1. A pulse train of oscillating amplitude, 2, -2, ..., 2, -2 V is applied between the electrodes and the resulting pulse responses are sampled in two points per pulse, in the beginning and at the end. The average slopes for the positive pulse responses are calculated for each measurement (the negative are omitted for simplicity). These average slopes k are plotted in the same graph as the reference instrument's readings, see Fig. 2. The reference instrument's readings can be considered the "goal" function of this calibration, as we want to manipulate the readings of k to be transformed into these concentration values. Equation-wise, we now have C(k) = k.

2. During the firstlO measurements the ozone level is kept at 0 ppm (just plain water) to allow one of the two calibration constants to be calculated automatically. This bias is subtracted from all values of k, see Fig. 3, which causes a translation of the entire k-curve to start at zero. Equation- wise, we now have C(k) = k - kO, where kO is the value of k at the concentration 0 ppm. Note that this bias term kO is easily calculated automatically by a microprocessor, for example as the average k over the first m measurements. Because of this, kO can be considered as a parameter to be measured and is thus not to be preset in the mathematical modelling.

3. After the translation performed above, all that remains is to scale the k-curve to its optimal fit to the reference signal curve. This scaling can be done "by hand", as has been done in

Fig. 4, or by using a simple error minimization algorithm. This optimization is univariate, i.e. only one parameter needs to be determined. When this is done, we have C(k) = a*(k - kO) = a*k - a*k0 = a*k - b, which is the equation proposed above.

4. Fig. 4 shows training data only. To show the usefulness of the model and not only the information content of the k-values in this particular case one must test the model C(k) = a*k - b, with the value of a found above, on a totally new set of measurements, i.e. a test set. This has been done in Fig 5.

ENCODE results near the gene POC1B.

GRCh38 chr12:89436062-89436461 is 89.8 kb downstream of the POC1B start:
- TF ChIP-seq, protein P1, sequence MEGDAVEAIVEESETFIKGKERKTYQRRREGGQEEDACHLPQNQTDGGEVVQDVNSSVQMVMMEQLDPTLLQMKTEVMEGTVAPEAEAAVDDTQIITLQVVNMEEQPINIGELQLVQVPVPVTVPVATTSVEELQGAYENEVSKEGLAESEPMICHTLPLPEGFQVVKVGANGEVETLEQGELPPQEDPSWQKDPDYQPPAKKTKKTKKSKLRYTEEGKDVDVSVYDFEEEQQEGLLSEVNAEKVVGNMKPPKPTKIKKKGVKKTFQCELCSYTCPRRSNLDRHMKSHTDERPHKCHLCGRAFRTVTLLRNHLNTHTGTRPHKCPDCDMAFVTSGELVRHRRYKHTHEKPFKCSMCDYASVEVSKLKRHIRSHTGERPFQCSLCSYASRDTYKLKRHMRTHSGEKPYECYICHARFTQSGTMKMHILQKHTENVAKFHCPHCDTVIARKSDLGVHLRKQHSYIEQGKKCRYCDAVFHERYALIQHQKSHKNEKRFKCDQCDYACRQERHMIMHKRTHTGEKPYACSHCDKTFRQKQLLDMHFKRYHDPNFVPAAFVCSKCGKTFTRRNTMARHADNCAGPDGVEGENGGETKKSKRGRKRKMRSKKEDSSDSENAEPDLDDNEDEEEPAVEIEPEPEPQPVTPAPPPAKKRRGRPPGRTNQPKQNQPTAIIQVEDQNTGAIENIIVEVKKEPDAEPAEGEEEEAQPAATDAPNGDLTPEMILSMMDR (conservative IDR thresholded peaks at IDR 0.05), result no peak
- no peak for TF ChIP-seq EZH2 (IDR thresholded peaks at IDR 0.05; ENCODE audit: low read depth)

5. How good is the test set result above? To answer this question, one can compare with the corresponding result of a multivariate method, such as PLS (Partial Least Squares). This was done by making a PLS model on the same training measurements as above, and then letting this PLS model predict the values of the above test set measurements. The result is presented in Fig. 6. A comparison of the average errors of prediction (RMSEP) between the two modelling procedures, 0.56 ppm and 0.62 ppm respectively, shows that their performances are roughly the same.

The steps 1-5 have also been performed with alternative preprocessing solutions C(I)=a*I+b and C(A)=a*A+b with comparable results, where I is the integral under a selection of the curve and A is the (average) amplitude of certain points. (Note: k and A are more noise sensitive and thus require more pulses for averaging than I.)

The method is implemented by means of a computer program product comprising the software code means for performing the steps of the method. The computer program product is run on a computer or a micro processor connected to or integrated in a voltammetric apparatus. The computer program is loaded directly or from a computer usable medium, such as a floppy disc, a CD, the Internet etc